By Magda Mohsin Abdel Mohsin
International Centre for Education in Islamic Finance (INCEIF), Malaysia
Cite as: Mohsin, M. M. A. (2019), "Waqfintech and Sustainable Socio-Economic Development", International Journal of Management and Applied Research, Vol. 6, No. 3, pp. 130-141. https://doi.org/10.18646/2056.63.19-009 | Download PDF | Cited by
This paper aims to discuss the use of financial technology in waqf (Islamic endowment) for funding religious and social causes. It is believed that waqfintech could reach a wider audience and benefit more people in need through the use of innovative financial technology like crowdfunding and blockchain. The main objective of this paper is to introduce the concept of waqfcrowd and waqfcoin as a means of collecting and managing waqf in the digital age. Waqf institutions can thus take advantage of technological innovation to utilise the convenience and efficiency offered by financial technology. This is a conceptual paper which reviews the relevant literature regarding waqf and financial technology. One major limitation of this paper is that it does not discuss the regulatory and operational details of how to institutionalise blockchain technology in different regions. This paper intends to inspire Islamic financial institutions and waqf institutions to harness the potential of waqfintech to raise funds in an effective way.
Waqf refers to charitable endowments in Islam, which typically involve donating a plot of land, a building, or other assets for religious or charitable purposes. Once the property is created as waqf, it can never be given as a gift, inherited or sold. It belongs to Allah (S.W.T) and the waqf property must always remain intact. The incomes generated from the waqf property are channelled to fund charitable and social causes.
An Islamic worldview is rooted in two inseparable aspects: duniya (temporal worldly life) and the akhirah (afterlife). Muslims are encouraged to behave well and strive for excellence to obtain satisfaction in eternal life (Abdul Aziz et al., 2019; Mohsin et al., 2016; Shaikh et al., 2017). The Islamic ideology of a two-world framework of life leads to participation in social causes and selfless behaviour in charitable giving (Shaikh et al., 2017). The basis of this spiritual aspect lies in the following Quranic verse:
By no means shall ye attain righteousness unless ye give (freely) of that which ye love; and whatever ye give, of a truth God knoweth it well (Surah Al-i-Imran 3:92)
Similarly, Abu Hurairah (ra‘) reported Allah’s messenger (Pbuh) as saying:
When a man dies his acts come to an end, except three things, recurring charity, or knowledge (by which people benefit), or pious offspring, who pray for him (Sahih Muslim)
Historically, waqf had played a vital role in financing infrastructure, education, healthcare in Islamic civilisation (Abdul Aziz et al., 2019; Mohsin and Muneeza, 2019; Shukri et al., 2019). In the late eighteenth century, waqf was used to support retired sailors, finance water supply, and fund commuter ships (Ambrose et al., 2018). Waqf became a part of the government policy during the Ayyubid Dynasty (Ambrose et al., 2018) and the use of waqf reached its peak during the Ottoman Empire when the income from waqf donations was equal to nearly one-third of the total revenue of the Ottoman state (Abdul Aziz et al., 2019; Ambrose et al., 2018). A large proportion of the real estate in many towns and villages was actually endowed property (Abdul Aziz et al., 2019).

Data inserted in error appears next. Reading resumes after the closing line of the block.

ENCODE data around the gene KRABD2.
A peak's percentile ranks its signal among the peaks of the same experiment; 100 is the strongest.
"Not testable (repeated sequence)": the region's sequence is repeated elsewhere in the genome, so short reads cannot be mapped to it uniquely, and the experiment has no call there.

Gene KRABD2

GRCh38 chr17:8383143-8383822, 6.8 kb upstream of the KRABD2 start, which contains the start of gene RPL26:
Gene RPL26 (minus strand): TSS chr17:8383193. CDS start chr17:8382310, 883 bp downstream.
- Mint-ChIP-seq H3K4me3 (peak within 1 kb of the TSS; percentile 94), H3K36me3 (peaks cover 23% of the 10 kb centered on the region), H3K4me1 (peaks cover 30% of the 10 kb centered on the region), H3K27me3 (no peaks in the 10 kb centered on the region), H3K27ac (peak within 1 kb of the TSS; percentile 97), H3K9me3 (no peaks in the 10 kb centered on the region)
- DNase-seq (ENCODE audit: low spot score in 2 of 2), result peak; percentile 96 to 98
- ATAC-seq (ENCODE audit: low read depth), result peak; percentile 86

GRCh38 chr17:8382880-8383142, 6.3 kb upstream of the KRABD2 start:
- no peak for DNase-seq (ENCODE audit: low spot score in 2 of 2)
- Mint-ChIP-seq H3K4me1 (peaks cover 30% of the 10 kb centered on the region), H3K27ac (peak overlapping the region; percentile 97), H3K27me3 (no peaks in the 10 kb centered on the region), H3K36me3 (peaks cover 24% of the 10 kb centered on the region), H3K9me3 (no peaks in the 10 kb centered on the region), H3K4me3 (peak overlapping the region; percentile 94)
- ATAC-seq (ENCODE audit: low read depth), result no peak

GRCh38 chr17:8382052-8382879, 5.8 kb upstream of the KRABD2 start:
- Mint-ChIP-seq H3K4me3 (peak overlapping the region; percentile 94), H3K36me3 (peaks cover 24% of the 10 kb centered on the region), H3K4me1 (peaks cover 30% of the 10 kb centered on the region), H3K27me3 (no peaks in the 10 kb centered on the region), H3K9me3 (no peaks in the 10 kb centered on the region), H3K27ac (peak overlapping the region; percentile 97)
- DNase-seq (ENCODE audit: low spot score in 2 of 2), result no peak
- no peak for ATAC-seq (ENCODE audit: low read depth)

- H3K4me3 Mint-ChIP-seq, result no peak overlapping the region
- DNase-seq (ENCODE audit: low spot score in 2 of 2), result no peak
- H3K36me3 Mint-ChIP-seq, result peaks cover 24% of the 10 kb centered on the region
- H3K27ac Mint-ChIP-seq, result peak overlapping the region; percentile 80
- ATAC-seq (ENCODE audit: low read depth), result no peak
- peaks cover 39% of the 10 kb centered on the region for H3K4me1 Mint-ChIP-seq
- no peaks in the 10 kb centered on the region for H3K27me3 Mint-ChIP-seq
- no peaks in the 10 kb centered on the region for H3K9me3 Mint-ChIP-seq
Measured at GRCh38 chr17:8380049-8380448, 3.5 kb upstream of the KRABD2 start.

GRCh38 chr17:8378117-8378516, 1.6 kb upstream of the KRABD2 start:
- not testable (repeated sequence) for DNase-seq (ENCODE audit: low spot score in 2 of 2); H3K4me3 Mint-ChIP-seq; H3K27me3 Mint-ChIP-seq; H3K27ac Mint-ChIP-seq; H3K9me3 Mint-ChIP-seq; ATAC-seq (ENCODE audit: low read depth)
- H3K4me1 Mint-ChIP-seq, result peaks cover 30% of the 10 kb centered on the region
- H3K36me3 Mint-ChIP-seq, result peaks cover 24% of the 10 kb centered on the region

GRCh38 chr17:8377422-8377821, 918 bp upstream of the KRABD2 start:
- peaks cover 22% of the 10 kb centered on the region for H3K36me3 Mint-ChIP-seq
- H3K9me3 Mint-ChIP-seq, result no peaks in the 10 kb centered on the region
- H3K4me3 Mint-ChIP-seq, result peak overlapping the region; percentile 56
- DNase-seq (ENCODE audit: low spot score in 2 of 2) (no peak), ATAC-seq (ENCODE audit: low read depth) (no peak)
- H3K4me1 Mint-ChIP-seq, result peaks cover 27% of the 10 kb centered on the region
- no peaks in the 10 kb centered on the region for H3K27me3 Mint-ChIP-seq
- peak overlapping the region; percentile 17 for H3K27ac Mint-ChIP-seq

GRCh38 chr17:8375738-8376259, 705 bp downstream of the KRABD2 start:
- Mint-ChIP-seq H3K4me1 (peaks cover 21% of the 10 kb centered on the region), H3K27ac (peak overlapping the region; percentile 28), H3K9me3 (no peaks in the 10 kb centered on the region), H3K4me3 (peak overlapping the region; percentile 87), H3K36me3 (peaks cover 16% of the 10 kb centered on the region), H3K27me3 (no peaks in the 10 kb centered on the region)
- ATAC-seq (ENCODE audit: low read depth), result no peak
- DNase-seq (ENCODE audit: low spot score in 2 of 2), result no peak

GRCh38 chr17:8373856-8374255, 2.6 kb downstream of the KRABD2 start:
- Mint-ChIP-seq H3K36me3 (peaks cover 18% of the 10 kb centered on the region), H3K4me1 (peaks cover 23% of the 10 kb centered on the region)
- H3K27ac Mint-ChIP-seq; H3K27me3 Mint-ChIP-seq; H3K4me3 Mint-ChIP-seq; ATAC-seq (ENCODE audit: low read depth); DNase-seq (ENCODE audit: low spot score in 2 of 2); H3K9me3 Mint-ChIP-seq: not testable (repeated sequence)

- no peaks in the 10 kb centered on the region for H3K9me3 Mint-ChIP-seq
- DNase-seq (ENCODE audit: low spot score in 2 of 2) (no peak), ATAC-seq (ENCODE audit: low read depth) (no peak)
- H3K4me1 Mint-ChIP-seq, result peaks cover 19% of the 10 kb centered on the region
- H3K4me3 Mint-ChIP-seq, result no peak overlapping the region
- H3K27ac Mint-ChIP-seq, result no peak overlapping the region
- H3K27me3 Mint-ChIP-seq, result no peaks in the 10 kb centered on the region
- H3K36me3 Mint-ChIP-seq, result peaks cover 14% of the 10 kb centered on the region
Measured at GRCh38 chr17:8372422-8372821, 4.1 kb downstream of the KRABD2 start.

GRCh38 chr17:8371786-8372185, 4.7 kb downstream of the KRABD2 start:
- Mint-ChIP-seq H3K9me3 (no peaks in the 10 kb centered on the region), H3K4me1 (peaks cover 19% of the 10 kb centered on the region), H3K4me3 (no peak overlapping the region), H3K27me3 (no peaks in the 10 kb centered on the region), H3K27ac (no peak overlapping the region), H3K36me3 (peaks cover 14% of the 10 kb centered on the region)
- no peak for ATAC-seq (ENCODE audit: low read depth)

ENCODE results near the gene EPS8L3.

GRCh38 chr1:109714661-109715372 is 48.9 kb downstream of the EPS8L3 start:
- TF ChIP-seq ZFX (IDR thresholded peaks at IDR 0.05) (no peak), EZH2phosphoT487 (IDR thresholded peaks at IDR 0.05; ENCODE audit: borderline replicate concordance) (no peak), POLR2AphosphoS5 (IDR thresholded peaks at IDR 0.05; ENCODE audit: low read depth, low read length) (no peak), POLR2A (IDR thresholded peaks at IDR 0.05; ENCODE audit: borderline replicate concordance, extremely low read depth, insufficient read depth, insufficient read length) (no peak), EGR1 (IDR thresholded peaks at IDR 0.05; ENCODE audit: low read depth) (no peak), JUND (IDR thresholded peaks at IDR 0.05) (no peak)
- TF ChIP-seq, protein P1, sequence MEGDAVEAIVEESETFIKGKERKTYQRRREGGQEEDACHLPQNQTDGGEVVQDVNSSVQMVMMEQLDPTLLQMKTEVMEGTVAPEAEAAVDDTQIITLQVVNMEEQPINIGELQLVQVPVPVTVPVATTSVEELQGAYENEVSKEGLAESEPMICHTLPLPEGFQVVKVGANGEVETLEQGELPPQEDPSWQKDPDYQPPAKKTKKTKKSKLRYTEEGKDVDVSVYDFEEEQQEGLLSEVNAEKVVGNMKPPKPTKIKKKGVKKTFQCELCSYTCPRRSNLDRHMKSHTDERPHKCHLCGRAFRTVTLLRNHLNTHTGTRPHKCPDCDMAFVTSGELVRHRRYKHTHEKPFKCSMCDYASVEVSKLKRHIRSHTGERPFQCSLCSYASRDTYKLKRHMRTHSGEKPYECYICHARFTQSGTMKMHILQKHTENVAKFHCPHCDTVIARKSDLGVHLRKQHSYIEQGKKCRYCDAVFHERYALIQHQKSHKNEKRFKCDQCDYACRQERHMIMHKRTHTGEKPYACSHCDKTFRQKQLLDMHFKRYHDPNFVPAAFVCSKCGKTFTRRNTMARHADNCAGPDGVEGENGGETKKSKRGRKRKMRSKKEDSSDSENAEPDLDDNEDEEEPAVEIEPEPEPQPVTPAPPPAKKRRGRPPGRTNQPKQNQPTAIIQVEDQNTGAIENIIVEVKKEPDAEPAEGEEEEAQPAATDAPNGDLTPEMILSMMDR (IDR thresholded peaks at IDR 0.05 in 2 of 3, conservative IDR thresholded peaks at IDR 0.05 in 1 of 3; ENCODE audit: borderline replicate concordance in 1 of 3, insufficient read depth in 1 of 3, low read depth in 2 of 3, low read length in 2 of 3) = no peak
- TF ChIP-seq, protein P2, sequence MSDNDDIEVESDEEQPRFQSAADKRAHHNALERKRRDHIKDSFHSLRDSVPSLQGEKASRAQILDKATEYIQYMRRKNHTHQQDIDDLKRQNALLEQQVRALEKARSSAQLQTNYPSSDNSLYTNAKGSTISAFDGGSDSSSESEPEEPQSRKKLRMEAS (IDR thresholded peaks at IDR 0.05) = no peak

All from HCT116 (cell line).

Over the years, waqf practices and institutions went through tremendous changes following colonisation and secularism (Mohsin and Muneeza, 2019). Some waqf properties lost their waqf status due to loss of supporting documents during war and colonisation (Pitchay et al., 2018). In contemporary times, waqf institutions face financial constraints in funding the redevelopment of mosques (Shukri et al., 2019) which calls for innovate financing to rejuvenate the development of waqf assets and fund charitable causes.
One of the important aspects of the waqf fund is that the use of waqf extended beyond matters directly related to the religious needs of Muslims. Besides funding religious activities and improving welfare of the Muslims, waqf institutions also aim to improve the social welfare of less-privileged groups especially the poor and people in need (Pitchay et al., 2018). In addition to financing religious establishments, waqf has been used to finance public services such as the building of roads, bridges, schools, libraries and hospitals (Shukri et al., 2019). In the United Arab Emirates, the General Authority of Islamic Affairs and Endowments (www.awqaf.gov.ae) use waqf funds to assist orphans and poor people; build and equip clinics; sponsor social and humanitarian services; provide the necessities of travel for pilgrims; sponsor scholars and provide water sanitation and distribution. It can be seen that the uses of waqf funds are not restricted to religious purposes but also encompass a broader scope of benevolent causes. It should also be highlighted that waqf should not be associated with alcohol dealings, pornographic dissemination, gambling, sale of pork and other impermissible causes under Shariah law (Ambrose et al., 2018).